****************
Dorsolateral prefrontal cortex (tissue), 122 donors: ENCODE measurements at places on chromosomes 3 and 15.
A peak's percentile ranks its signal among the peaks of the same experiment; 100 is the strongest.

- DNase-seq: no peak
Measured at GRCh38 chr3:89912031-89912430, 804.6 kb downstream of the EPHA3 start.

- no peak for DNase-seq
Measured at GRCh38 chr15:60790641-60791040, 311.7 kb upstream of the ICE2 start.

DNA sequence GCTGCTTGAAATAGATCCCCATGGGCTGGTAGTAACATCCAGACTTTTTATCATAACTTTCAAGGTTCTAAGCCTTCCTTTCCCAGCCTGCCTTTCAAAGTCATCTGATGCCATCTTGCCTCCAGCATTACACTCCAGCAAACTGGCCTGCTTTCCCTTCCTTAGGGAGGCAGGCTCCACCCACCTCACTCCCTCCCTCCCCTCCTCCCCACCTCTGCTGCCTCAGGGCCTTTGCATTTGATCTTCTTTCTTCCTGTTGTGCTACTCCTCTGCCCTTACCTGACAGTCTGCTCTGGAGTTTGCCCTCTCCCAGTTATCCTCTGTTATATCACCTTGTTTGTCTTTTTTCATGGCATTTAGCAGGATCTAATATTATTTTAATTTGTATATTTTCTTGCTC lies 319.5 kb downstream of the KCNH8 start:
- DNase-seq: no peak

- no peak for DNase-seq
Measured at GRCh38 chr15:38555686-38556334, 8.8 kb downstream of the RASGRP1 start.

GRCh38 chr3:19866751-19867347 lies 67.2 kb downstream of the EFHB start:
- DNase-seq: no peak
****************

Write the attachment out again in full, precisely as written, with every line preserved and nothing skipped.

Dorsolateral prefrontal cortex (tissue), 122 donors: ENCODE measurements at places on chromosomes 3 and 15.
A peak's percentile ranks its signal among the peaks of the same experiment; 100 is the strongest.

- DNase-seq: no peak
Measured at GRCh38 chr3:89912031-89912430, 804.6 kb downstream of the EPHA3 start.

- no peak for DNase-seq
Measured at GRCh38 chr15:60790641-60791040, 311.7 kb upstream of the ICE2 start.

DNA sequence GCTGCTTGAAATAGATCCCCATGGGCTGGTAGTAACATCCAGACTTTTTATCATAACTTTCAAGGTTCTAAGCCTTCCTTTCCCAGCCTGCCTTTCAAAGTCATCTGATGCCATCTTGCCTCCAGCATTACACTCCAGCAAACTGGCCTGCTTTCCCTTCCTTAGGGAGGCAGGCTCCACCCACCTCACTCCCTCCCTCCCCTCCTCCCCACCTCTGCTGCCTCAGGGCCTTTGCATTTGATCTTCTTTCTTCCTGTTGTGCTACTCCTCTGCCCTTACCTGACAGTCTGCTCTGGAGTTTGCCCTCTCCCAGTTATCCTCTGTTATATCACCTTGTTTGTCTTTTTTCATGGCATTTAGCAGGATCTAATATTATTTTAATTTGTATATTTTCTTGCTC lies 319.5 kb downstream of the KCNH8 start:
- DNase-seq: no peak

- no peak for DNase-seq
Measured at GRCh38 chr15:38555686-38556334, 8.8 kb downstream of the RASGRP1 start.

GRCh38 chr3:19866751-19867347 lies 67.2 kb downstream of the EFHB start:
- DNase-seq: no peak